I find people tend to be a bit harder on authors who have hit the big time, so I think some of the criticism around this book is just jealous grumbling to be perfectly honest. All in all, I really enjoyed Hawkins’ sophomore effort, it’s a good read, and I was engaged almost 100% of the time. It’s not without its flaws, but what book is? I’ll be looking forward to her third for sure.
Tall Poppy Syndrome so to speak?
I was so bored with this book! And I saw the ending coming a mile away! I try really hard to temper my expectations for follow-ups to massive books because I want to take each book on it’s own merits. But Into the Water didn’t do it for me on almost every level. A shame because I think there was a lot of potential.
ok I’m embarrassed to admit this, but what is tall poppy syndrome?
WHAT. You live in Canada and you’ve never heard of it??? It’s this thing that’s really common in Canada, the UK, Ireland where we kind of tear down or disparage those who have “made it”. Like we want to keep them humble or something…
nope definitely never heard of it. But, thank you for enlightening me!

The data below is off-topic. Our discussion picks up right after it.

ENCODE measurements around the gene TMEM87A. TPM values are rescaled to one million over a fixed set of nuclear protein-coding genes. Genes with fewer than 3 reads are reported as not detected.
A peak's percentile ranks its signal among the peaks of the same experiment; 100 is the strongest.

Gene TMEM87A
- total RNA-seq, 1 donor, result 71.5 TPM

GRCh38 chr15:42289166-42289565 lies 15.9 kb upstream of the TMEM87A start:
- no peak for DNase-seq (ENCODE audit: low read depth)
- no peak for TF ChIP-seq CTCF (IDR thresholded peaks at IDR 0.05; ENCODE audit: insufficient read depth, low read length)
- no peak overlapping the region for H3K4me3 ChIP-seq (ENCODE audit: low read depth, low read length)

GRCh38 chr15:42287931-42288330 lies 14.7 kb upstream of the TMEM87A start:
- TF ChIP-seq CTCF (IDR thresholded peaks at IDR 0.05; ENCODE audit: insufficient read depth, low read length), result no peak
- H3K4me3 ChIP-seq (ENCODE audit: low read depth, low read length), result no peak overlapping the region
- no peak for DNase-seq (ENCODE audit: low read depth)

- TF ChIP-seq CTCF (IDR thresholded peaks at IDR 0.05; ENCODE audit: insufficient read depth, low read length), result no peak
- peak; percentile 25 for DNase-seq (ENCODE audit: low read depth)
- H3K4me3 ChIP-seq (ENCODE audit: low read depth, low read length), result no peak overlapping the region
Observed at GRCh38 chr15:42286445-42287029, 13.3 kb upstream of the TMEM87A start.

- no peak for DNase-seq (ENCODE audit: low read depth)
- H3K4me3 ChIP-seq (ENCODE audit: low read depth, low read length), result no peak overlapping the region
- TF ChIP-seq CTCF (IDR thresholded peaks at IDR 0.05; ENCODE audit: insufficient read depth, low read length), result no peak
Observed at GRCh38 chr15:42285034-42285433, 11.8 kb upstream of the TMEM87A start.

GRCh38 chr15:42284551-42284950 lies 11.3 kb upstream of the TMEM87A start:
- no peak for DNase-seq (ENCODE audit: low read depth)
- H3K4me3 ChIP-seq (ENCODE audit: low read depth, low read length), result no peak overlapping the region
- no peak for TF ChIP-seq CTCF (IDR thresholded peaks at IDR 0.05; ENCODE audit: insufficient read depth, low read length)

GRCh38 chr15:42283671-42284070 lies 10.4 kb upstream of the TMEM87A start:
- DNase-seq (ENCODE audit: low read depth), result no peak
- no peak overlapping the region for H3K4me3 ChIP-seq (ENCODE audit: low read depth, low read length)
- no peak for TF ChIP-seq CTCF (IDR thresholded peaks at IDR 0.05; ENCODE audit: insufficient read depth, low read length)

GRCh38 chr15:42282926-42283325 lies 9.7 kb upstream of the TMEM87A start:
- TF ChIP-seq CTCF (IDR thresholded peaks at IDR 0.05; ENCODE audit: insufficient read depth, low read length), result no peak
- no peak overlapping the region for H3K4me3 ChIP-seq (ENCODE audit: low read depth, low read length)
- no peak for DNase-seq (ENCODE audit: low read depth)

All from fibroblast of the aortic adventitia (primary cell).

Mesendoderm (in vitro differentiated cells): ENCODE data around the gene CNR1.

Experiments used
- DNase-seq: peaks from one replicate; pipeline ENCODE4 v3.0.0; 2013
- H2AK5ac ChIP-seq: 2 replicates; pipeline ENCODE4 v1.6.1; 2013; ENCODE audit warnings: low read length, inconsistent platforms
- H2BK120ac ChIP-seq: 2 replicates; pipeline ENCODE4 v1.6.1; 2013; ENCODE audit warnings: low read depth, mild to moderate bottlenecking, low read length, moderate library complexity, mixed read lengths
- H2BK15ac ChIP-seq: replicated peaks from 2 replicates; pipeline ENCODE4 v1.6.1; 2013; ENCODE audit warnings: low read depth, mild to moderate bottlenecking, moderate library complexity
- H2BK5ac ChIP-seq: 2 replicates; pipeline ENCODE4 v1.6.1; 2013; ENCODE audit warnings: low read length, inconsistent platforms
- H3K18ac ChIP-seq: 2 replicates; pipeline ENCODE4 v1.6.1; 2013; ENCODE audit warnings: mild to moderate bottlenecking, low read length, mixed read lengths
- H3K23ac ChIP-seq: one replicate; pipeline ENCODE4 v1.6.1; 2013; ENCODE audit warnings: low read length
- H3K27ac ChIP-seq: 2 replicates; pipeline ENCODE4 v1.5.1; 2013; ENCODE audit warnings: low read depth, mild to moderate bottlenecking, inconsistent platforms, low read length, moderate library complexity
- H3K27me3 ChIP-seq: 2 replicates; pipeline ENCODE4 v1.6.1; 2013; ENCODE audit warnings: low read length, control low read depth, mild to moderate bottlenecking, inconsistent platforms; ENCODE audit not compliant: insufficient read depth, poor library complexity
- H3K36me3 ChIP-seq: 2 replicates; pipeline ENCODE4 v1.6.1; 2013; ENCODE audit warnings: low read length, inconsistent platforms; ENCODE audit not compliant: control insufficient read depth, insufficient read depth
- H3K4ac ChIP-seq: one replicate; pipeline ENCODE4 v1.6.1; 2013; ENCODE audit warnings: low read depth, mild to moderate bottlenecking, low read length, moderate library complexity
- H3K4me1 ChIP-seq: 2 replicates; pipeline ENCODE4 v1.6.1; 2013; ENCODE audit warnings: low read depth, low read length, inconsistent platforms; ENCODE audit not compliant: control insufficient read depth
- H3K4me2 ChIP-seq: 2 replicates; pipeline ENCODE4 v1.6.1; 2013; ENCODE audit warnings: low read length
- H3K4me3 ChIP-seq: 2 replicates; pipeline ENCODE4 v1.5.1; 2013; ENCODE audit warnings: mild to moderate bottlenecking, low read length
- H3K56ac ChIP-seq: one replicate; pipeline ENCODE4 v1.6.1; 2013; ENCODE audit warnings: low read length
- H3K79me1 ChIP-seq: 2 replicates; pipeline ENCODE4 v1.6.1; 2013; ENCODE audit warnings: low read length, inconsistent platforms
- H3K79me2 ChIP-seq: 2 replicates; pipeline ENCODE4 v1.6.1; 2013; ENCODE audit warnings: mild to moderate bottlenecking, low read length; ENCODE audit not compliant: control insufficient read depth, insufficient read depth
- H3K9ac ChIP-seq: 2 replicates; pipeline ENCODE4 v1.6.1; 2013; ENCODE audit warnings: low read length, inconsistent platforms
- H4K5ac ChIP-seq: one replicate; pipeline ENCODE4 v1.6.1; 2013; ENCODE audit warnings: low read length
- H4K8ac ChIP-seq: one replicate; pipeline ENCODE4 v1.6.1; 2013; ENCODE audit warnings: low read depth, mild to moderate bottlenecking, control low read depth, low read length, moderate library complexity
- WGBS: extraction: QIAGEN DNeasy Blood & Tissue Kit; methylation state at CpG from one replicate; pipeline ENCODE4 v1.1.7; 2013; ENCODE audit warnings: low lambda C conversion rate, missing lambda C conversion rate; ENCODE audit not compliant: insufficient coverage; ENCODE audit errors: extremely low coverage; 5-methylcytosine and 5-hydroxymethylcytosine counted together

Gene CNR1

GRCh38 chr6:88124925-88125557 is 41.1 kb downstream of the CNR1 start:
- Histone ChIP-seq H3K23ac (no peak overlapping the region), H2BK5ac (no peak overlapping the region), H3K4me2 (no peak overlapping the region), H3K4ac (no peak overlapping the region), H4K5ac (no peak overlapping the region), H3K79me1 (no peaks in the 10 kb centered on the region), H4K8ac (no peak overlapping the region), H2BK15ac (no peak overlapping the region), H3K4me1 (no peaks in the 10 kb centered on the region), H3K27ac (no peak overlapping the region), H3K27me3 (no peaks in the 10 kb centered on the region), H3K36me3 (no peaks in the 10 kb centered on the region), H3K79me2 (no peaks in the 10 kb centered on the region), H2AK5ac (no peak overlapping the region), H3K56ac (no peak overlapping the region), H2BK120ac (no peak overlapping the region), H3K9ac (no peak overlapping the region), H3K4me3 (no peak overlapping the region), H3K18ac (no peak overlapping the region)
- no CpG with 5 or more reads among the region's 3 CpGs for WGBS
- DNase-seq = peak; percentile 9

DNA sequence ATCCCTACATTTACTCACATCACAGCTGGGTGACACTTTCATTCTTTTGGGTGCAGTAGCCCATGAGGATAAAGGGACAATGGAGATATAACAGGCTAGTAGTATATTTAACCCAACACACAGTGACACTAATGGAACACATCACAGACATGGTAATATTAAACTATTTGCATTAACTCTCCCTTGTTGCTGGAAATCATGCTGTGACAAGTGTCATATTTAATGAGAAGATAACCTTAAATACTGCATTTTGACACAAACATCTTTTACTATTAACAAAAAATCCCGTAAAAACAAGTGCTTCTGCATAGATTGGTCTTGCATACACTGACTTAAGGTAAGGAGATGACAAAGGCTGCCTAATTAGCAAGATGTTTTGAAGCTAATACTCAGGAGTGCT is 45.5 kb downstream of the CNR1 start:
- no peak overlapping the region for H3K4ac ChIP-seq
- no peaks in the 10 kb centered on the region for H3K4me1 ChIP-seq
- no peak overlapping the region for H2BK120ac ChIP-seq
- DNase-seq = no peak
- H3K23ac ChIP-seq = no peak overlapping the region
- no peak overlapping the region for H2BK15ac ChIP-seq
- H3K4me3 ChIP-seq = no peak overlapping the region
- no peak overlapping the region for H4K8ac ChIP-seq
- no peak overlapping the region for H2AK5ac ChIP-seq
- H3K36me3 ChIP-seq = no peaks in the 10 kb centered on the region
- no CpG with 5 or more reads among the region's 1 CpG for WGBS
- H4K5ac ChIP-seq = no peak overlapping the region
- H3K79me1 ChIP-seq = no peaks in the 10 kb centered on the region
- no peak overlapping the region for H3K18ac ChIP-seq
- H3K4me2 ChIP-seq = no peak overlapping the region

Interesting how we see the same book differently 🙂 I haven’t read Girl on the Train though so I can’t really say for sure or compare the two. I’ll give it a try though (I tend to give authors a second chance…sometimes..) 😀
Hello Fellow Canadian btw. I’m from BC but live in Portland now 😉
kewl! I’ve always wanted to visit Portland, and just because of the show 🙂
I tried reading this book last week, and already found it difficult to read – as you say, and what others say, with the extensive number of POVs – but I don’t want to give up on it so quickly. I might go back one day, but that might not be for a while. One thing is for sure: I won’t have huge expectations.
ah yes, good to revisit on a cloudy day when you can focus!
Smokey’s looking fabulously scary! What a star! The book sounds pretty good too…
wait until you see smokey on video! I’m going to be posting my first video review soon 🙂
Loved your review—especially the mention of the book having a gothic feel to it. I couldn’t agree more that I can’t wait for Paula Hawkins’ next book! xx
I shouldn’t take the credit for the gothic comment though, that was all my blogger buddy!